Advanced Operating Systems is a graduate-level course taught by Georgia Tech Professor Kishore Ramachandran that addresses a broad range of topics in operating system design and implementation, including
By tracing the key ideas of today's most popular systems to their origins in research, the class highlights the key developments in operating system design over the last two decades and illustrates how insight has evolved to implementation.
The course is divided into 3 parts, intended to be taken in order:
There is also a Refresher course, taught by Course Developer Charles Brubaker, for students who wish to brush-up on the background concepts of Advanced Operating Systems.
Students are expected to have taken an undergraduate OS course, or have some experience in industry. A good understanding of the concepts in a standard textbook such as "Operating Systems Concepts," Silberschatz and Galvin (or its equivalent) will be assumed in this course. Students must also be comfortable with UNIX and C programming.
Students should also complete the GT Student Orientation course before beginning this class.
This wiki serves as the syllabus
The Advanced Operating Systems class begins January 15th.
|40%||Projects (4 projects @ 10% each)|
All assignment grades will be posted through T-Square. A 2% bonus may be added at the end of the semester for students who have been outstanding participants in the Piazza forums.
Late work will not be accepted. Please be sure to complete all projects and exams by the due dates, which can be found in the Schedule.
All Georgia Tech students are expected to uphold the Georgia Tech Academic Honor Code.
On the course staff are:
|Kishore Ramachandran, Instructor (Georgia Tech)|
|Charles Brubaker, Course Developer (Udacity)|
|Wonhee Cho, Head TA (Georgia Tech)|
|Rajaram Shetty, TA (Georgia Tech)|
|Aditi Vutukuri, TA (Georgia Tech)|
|Eduardo Medina, Course Manager (Udacity)|
We will be using Piazza for class discussion. The system is highly catered to getting you help fast and efficiently from classmates, the Course Developer, and Professor. Rather than emailing your content-related questions to the teaching staff, you are encouraged to post questions on Piazza, so that all may benefit.
Here are some guidelines for what is appropriate on Piazza
DON'T include code that may be copy-pasted into project source code. (Obviously, it's okay to refer to functions by name.)
DON'T include pseudocode or code in a non-C language that may be translated and copy-pasted into project source code.
DO share ideas the way one might walking together in the hallway or sitting down over lunch or talking at the whiteboard. "I'm not sure where to get started." "What fields should this data structure have?" "Here is a clever idea I had ..." "If you use that strategy, won't you run into this problem?" "Oh man, I wasted a lot of time before I realized ...,"etc are all appropriate.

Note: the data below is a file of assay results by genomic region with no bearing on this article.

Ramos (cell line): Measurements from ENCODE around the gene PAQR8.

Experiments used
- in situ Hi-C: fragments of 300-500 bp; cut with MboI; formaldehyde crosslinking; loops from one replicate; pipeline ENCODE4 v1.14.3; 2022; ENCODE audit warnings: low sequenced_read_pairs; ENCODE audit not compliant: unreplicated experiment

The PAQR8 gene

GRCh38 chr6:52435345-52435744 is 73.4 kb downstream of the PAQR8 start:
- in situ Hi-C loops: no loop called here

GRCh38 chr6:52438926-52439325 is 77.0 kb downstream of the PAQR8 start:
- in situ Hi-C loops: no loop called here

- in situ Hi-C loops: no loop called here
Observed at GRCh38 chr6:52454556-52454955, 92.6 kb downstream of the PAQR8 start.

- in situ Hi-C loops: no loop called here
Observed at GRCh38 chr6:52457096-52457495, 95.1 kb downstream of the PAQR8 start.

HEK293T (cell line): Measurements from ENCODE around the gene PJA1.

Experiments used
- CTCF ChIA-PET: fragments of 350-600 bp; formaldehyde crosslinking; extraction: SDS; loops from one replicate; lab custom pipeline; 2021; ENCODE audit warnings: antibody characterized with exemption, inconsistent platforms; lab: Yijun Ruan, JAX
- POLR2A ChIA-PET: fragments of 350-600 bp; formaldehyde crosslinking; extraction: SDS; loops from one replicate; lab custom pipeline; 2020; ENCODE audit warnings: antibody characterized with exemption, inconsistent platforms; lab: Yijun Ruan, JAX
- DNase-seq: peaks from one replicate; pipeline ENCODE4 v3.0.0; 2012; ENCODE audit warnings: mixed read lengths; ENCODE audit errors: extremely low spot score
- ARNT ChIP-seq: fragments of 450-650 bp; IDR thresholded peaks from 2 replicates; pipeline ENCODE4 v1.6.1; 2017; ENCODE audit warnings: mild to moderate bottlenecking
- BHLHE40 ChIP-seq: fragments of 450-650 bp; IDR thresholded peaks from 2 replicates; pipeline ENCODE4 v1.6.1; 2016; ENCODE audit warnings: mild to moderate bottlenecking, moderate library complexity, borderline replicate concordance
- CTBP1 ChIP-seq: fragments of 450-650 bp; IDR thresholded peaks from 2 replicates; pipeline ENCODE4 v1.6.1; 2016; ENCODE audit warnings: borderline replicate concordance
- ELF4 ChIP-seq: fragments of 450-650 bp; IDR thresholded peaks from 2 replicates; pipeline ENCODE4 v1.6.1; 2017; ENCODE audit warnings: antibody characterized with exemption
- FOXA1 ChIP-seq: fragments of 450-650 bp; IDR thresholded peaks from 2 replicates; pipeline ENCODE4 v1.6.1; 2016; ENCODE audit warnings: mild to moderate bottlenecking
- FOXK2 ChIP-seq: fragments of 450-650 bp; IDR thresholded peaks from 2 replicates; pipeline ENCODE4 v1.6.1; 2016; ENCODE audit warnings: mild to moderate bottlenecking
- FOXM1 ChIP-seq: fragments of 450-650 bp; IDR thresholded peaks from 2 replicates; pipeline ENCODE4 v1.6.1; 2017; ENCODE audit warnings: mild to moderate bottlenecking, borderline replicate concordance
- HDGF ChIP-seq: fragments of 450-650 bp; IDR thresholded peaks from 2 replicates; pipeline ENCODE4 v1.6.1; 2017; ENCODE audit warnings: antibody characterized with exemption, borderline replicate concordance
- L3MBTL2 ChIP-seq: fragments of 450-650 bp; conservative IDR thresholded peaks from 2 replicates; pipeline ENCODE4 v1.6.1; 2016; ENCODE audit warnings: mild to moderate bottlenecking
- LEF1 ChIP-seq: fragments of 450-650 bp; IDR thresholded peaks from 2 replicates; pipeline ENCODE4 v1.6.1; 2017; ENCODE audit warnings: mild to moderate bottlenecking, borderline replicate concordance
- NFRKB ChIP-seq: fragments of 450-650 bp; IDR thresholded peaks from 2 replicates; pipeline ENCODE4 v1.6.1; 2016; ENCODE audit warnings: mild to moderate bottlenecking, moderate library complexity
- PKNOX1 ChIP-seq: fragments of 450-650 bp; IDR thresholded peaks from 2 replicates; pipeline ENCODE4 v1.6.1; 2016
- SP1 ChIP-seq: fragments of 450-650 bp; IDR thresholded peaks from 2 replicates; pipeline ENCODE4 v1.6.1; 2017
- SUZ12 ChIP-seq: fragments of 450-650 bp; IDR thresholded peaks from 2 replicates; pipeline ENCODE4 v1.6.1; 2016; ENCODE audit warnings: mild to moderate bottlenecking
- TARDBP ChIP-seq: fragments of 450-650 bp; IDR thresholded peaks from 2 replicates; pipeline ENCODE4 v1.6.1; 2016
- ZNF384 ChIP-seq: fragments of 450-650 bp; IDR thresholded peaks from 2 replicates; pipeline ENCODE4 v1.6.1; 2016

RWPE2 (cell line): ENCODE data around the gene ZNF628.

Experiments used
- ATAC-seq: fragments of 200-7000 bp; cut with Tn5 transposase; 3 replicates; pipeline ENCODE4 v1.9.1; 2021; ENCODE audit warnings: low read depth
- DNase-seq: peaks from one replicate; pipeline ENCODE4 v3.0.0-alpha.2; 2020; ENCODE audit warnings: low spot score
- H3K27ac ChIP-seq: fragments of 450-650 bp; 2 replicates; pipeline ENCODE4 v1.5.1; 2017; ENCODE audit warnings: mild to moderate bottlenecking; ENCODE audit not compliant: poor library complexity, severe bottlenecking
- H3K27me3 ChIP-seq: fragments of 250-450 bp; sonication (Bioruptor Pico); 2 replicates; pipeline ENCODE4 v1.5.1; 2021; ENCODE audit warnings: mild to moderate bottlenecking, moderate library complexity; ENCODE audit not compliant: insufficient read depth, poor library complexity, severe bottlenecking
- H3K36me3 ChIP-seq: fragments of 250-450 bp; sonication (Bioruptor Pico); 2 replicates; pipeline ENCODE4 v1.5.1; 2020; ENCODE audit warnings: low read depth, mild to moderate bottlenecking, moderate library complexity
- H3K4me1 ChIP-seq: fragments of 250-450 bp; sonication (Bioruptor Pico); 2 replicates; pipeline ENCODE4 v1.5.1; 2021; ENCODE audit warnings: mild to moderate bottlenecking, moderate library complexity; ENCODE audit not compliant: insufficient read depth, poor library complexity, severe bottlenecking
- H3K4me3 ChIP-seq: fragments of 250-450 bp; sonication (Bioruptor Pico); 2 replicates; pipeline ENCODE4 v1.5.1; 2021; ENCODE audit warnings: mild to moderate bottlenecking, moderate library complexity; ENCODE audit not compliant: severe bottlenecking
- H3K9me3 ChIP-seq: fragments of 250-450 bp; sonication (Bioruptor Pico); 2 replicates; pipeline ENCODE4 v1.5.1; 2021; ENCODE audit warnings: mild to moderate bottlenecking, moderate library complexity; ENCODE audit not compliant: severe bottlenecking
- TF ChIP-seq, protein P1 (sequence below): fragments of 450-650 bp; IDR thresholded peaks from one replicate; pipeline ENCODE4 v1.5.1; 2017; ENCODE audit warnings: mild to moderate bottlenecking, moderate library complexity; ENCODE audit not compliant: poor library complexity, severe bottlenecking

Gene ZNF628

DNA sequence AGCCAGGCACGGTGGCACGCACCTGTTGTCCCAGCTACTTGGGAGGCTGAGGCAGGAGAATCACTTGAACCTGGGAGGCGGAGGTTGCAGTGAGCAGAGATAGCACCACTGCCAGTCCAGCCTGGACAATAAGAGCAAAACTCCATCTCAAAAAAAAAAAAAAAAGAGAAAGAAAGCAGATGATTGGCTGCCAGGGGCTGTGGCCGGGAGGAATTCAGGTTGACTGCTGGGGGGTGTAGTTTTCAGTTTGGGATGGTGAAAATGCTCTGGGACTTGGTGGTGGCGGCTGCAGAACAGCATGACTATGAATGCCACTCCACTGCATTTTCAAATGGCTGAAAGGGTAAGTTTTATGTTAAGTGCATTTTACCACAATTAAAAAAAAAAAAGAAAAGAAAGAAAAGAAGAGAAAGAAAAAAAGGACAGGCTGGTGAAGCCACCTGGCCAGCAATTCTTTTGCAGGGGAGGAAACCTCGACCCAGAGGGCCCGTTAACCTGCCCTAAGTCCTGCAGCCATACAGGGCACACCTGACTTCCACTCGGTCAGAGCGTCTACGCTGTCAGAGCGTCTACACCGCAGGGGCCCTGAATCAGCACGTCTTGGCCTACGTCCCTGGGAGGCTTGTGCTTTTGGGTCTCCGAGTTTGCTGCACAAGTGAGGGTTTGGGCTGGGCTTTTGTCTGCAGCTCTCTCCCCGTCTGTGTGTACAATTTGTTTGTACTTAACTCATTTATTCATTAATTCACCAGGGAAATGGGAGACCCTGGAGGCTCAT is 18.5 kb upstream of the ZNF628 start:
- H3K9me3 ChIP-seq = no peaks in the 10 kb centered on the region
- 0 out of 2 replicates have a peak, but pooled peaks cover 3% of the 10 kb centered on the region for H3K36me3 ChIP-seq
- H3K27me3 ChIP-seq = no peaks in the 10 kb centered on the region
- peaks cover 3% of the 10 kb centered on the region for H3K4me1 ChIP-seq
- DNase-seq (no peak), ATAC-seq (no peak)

You may provide an example program to illustrate your point, as long as it doesn't violate guideline 1) or 2) above.
Google Hangouts on Air are scheduled for 3pm on Wednesdays.
Wonhee Cho will also hold office hours via the blue chatbox on the Udacity site. All times are Pacific
|Mondays 1-2pm (Pacific)||Wonhee Cho (Head TA)|
|Tuesdays 1-2pm (Pacific)||Wonhee Cho (Head TA)|
You can always reach the Udacity course management team via the chat box or via firstname.lastname@example.org.
There will be a midterm and final. Both will be administered by ProctorU and will require some preparation on the student's part. Be sure to read the Exam Information page, so that you know what equipment you will need.
|Midterm||6pm (Eastern), Thursday, March 6, 2014||6pm (Eastern) Friday, March 7, 2014||90 minutes|
|Final||6pm (Eastern), Tuesday, May 6, 2014||2pm (Eastern), Wednesday, May 7, 2014||180 minutes|
There are four projects for the course. Instructions are interspersed with the lecture material, but can be found by following the links before. The time required to complete these projects is unpredictable, so pay close attention to deadlines and leave plenty of time.
|Project||Written Instructions||Videos and Submission Pages|
|User-level Threads||gtthreads||Project 1|
|Barrier Synchronization||barrier||Project 2|
|Proxy Server Web Cache||proxy||Project 3|
|Recoverable Virtual Memory||rvm||Project 4|
Project submission will be done through the Udacity site. Your code will be subjected to a build verification test designed to catch the most common mistakes and provide feedback within a few seconds. You must pass the test in order to submit your code for grading. Your last submission made before the deadline is the only version that will be graded.
The midterm and final will be based on the instructional lecture videos and the readings. There is no textbook for this course. Rather, students will read a number of important research papers, gaining a solid understanding of the problem that is addressed and the solution proposed by the authors.
You may download the videos for the class here.
You may download the video transcripts for the class here.
Minimum requirements for optimal student experience on Udacity:
Browser and connection speed: An up-to-date version of Chrome or Firefox is strongly recommended. We also support Internet Explorer 9 and the desktop versions of Internet Explorer 10 and above (not the metro versions). 2+ Mbps recommended; at minimum 0.768 Mbps download speed
Operating system: PC: Windows XP or higher with latest updates installed Mac: OS X 10.6 or higher with latest updates installed Linux: Any recent distribution that has the supported browsers installed
Georgia Tech's Office of Student Computer Ownership issues the following Minimum Hardware Requirements to incoming undergraduates. We recommend that you meet or exceed these guidelines to ensure you have sufficient computing power to complete all course work and assignments.